Her knee hurt her horribly. The water was glacial. She turned her head, thinking she had heard a smothered mew from the kitten. Where was he? Poor baby! How long would Gordon remain an inhuman prophet? Soon her rising anger against him balanced the creeping cold of the water. She turned her back on the man, and half swimming and half walking felt her way cautiously along the rock shelf.
She forgot the pain in her knee. She was seeing the kitten’s pinched face, his absurd and manly whiskers, the fright in his eyes. And it hurt her to remember how he had curled up in absolute confidence on the foot of her bed each night, and would not stay in her room for long, when she was out of it.
“Kitty, kitty,” she called, and was totally unconcerned with the grotesqueness of the situation, a situation she had deliberately planned.
She forgot Gordon, the supper on the rocks, the thin, young moon, her experiment for solving the problem of her future life. Her mind became scorched with a frantic repentance. She was engulfed in the enormity of having subjected an affectionate little animal to torture and perhaps death. Nothing in his innocent existence had deserved this of her . . .
Another danger occurred to her. If she could not find the kitten fairly soon, the path around the cliff would be covered with water. It was narrow and precarious at best; under water it would be impossible. No way to get home, not even a foothold. She had been to this place to bathe only in the daylight. Now, everything seemed ominous and filled with a brooding disquiet.
In a brief moment of fear she saw Mrs. Totten, old, grey, hovering over her endless meat pies. She smelled the fragrance of the flowers drenched in warm sunshine. She could almost touch her casement windows open to the stars. All so safe, and sweet and unattainable.
“Serves me darn right,” she muttered, and new rage helped to stiffen her courage.
Now and then, the sharp edge of pain stabbed through her preoccupation. So thoroughly had she comprehended Gordon that she gave no second thought to his possible help. She must succeed alone. And she felt that this was fair and just. Gordon was right.
A star glimmered on the shining blackness of the water. The moon lay hidden behind the cliff. Nothing mattered now but the rescue of Chimney Sweep. Heaven was the hope of seeing her room at Mrs. Totten’s.
“Kitty, kitty,” she called. “Oh, where are you?” She heard her voice strike against the rocks; it was shrill with the extremity of her fears. Suddenly, as she neared the shelf again, an arm plunged down into the water. It slid under her shoulder and drew her up.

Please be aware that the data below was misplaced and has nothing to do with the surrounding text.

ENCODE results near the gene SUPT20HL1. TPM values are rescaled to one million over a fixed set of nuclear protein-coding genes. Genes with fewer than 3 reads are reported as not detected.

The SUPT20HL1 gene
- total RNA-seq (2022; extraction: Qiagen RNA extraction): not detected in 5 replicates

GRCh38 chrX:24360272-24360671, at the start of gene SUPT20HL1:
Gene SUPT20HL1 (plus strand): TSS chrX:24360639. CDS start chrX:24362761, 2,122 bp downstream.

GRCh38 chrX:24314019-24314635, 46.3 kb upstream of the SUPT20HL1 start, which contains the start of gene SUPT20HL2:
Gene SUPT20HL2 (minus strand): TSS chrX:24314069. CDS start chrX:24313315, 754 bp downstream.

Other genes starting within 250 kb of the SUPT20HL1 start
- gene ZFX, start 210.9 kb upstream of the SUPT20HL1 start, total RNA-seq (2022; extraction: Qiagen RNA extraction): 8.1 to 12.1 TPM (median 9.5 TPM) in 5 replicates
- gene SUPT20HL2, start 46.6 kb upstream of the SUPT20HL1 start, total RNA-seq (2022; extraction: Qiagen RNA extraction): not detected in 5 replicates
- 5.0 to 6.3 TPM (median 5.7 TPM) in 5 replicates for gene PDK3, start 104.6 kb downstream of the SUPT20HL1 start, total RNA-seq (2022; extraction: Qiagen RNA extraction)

“No, no, you idiot,” she cried. “Don’t you understand that the kitten is still in the water somewhere? Let go, I tell you.”
The arm continued pulling until she lay wet and shivering on a bit of dry rock. A foot away she saw the thin curling of small waves.
“What do you mean?” she sputtered. “What do you mean? Let me go.”
Gordon drew her up to her feet. He was
strangely gentle and concerned. She found herself leaning against him, dizzy and exhausted. Her knee, numbed by the cold, came alive and ached hideously. Worst of all, a few weak tears trickled down her cheeks. She felt crushed by ignominy. Well, let him rave on; she was too tired to care.
“The kitten,” she insisted. “How can you stand there ... ? Do something if you’re not going to let me ...”
The man’s arm tightened around her, “I have him safe in my pocket, poor little beggar.”
“Oh ...” She was deeply quiet. She felt the first wash of water rising across her toes. “You saved him first, then,” she murmured.
“Yes, just as you thought I would. Silly, silly, Tommy.” Could this voice rich in solicitude belong to the inhuman man who had watched her struggles and given no aid?
The little ripples of cold water had reached her instep.
“Quite right,” said Tommy with a last flare of spirit, “and . . . noble.”
He laughed. “But, my dear little simpleton, you knew it anyway. That was the whole basis of your experiment. Why should I rush in to save someone who deliberately stages a big act, like a showman? You wanted to see, didn’t you, whether I’d select you or the kitten, to save? You found out. If you had a bad moment or two, you deserved it. You have simply proved your theories to be correct. I got the kitten first, because he was the more helpless. But don’t forget I saved you, too.” The girl shivered.
“Perhaps you discovered your own— shall we say?—humanitarianism was stronger than you guessed,” added the man.
“I discovered the water was cold, the rocks hard, and you adamant.”
She would admit nothing, but her heart pounded with joy over the rescue of Chimney Sweep.
“I thought I sniffed the odor of some imbecile plan in your insistence on coming
here tonight when the tide was high. And when you produced the kitten from your pocket, like a cheap conjurer, I was sure of it. Women love intricate experiments which prove nothing. Besides, dear lunatic, you’re too sure-footed to tumble over into a pool.”
“I hate you,” she said affectionately.
He held her closer. His voice deepened with feeling. “I’m sure we can sneak Chimney Sweep into our stateroom tonight, dear. Come, we must hurry, I hunted down a timid rector who needs a wedding fee for a new hat.”
TN THREE inches of water they made
their cautious way around the point of the cliff, thence to the country road. The pointed ears of the kitten peeped out of Gordon’s coat pocket. The man’s strong hand had pulled Tommy into safety. Every step made her gasp with pain. But this could hardly be confided to Gordon. He would remind her of it the rest of her life, making the knowledge a spear with which to prick her pride.
“I shall hate him fourteen hours a day,” she told herself, biting her lips to keep from crying; “and there’ll always be that lamb for him to hold over me as the supreme example of my childishness. Dear little Chimney Sweep. I’ll take his red cushion, too; he’s so decorative on it.” Gordon was looking down at her. “Shall you kiss the macaw good-by?” she asked impertinently.
“Yes. She’s not such a bad old fowl. Let’s brisk her over to the rector’s as a wedding guest.”
“I shall wear an enormous bouquet of wild foxgloves, and bristle with spires. Will you pick the very highest, Gordon, please?”
“Yes. Knee hurt much?”
“Not in the least. But . . . thanks for asking.” <
He picked her up in his arms and carried her. “Of course it hurts. You’re not a bad little warrior, after all.”
Chimney Sweep squalled with rage at having a lady’s elbow pressed into one eye.